Thomas Hoving was director of the Metropolitan Museum of Art, in Central Park, New York. He suggests that 'art' should answer positively to questions like: Does the creative work surprise you, each time when you look at it? Does it properly express what it wants to express? Do you continuously value it? Do you discover each time new ways to look at it? Is it difficult not to look at it? Does it maintain some mystery? Does it add some value to your life? And I would add: does it inspire? Does it seduce you? Or give new energy and courage…..?
Clearly, the answers will always have a large extent of subjectivity. The creative work will communicate differently with you or me. And there is nothing about 'beauty'; apparently art can also be ugly, irritating, offensive.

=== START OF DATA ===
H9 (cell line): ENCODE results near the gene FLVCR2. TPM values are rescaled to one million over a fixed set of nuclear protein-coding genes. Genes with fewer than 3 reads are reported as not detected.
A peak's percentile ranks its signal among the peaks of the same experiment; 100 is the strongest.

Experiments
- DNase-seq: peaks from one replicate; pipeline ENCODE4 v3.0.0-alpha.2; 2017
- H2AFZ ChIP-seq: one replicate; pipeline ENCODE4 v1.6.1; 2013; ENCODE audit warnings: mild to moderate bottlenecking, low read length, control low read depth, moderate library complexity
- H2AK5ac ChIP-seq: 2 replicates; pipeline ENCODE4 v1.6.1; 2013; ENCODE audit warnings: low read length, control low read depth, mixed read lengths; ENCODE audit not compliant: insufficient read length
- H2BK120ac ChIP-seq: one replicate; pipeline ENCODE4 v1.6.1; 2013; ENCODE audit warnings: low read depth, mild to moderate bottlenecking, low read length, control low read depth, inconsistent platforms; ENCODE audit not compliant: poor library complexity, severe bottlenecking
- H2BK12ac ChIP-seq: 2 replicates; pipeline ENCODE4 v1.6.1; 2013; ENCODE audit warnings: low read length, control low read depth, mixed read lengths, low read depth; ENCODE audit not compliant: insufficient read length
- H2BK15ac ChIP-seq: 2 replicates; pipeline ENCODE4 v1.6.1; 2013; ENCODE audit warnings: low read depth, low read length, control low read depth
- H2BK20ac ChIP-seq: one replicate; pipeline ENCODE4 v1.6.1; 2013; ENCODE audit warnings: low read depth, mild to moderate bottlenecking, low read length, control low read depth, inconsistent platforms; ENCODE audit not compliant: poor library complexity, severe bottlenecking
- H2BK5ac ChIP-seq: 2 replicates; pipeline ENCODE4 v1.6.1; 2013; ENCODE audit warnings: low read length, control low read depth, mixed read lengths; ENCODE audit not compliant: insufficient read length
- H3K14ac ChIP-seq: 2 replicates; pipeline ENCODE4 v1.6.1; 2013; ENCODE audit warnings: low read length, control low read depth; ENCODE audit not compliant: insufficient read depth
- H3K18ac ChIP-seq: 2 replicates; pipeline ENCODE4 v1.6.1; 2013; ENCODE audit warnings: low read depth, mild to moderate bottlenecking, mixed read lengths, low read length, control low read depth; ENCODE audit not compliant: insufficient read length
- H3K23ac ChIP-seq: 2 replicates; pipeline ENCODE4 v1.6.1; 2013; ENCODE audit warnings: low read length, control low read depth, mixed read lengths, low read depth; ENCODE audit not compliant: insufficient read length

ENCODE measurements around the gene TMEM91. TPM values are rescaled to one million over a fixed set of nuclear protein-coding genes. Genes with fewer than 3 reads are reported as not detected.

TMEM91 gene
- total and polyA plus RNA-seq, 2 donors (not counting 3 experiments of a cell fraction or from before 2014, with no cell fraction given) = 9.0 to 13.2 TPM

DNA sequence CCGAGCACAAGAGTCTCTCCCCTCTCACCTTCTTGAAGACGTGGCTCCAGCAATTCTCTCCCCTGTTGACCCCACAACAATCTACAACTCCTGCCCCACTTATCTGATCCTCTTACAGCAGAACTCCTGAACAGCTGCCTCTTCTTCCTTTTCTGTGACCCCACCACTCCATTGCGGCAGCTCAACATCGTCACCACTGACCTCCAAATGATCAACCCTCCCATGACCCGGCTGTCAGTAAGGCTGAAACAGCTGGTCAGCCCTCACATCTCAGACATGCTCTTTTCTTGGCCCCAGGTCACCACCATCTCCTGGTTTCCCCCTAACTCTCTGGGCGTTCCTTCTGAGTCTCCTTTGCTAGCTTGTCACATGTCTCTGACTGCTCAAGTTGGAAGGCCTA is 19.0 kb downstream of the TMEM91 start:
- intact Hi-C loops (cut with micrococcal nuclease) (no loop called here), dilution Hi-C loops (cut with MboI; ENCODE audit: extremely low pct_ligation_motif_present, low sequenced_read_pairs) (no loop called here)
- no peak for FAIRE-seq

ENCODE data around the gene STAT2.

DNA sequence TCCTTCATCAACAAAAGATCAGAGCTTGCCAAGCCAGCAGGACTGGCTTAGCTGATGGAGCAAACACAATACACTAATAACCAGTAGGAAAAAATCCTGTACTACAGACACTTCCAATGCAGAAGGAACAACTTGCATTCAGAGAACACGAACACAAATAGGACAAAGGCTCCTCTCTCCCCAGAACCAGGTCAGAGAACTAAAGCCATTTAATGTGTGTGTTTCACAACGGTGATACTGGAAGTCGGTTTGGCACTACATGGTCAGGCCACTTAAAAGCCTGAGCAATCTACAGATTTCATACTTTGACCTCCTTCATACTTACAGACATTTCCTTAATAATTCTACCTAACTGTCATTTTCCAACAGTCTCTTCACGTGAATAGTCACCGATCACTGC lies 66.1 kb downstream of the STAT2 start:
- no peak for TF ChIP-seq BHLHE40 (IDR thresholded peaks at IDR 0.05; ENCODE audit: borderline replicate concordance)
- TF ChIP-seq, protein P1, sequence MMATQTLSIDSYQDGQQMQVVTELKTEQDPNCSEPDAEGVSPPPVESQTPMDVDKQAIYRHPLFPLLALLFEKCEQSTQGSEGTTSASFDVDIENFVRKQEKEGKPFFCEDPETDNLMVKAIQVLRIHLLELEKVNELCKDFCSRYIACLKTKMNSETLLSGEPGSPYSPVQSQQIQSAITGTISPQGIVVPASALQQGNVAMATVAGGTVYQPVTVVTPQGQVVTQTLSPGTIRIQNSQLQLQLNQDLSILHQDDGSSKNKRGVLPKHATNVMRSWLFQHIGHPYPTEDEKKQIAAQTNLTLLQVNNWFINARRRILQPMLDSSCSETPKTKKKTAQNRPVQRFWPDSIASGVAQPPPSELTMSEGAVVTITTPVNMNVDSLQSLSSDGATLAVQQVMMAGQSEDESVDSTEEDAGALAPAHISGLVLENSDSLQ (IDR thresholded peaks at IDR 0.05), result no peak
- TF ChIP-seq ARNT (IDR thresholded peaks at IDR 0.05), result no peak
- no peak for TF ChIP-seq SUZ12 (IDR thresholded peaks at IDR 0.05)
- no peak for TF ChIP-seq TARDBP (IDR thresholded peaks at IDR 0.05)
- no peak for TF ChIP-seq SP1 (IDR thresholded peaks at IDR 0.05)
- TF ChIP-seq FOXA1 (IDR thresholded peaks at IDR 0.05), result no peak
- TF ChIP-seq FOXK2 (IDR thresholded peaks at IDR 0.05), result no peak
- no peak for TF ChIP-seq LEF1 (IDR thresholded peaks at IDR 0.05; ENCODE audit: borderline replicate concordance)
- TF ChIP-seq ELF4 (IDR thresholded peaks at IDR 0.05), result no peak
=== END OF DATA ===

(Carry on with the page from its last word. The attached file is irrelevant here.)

Art is part of society, so with all the games of interests and power relations, influence of ideologies and politics. The institutional part makes it all very complex. The 'rules of the game' are determined in a subtle way by a small elitist group. The challenge of democratization of art is important but not new. So the question 'what is art' is not only a subjective and esthetical issue but also very political. Hoving's questions are useful, but his definition is too wide and lacks the critical and political dimensions.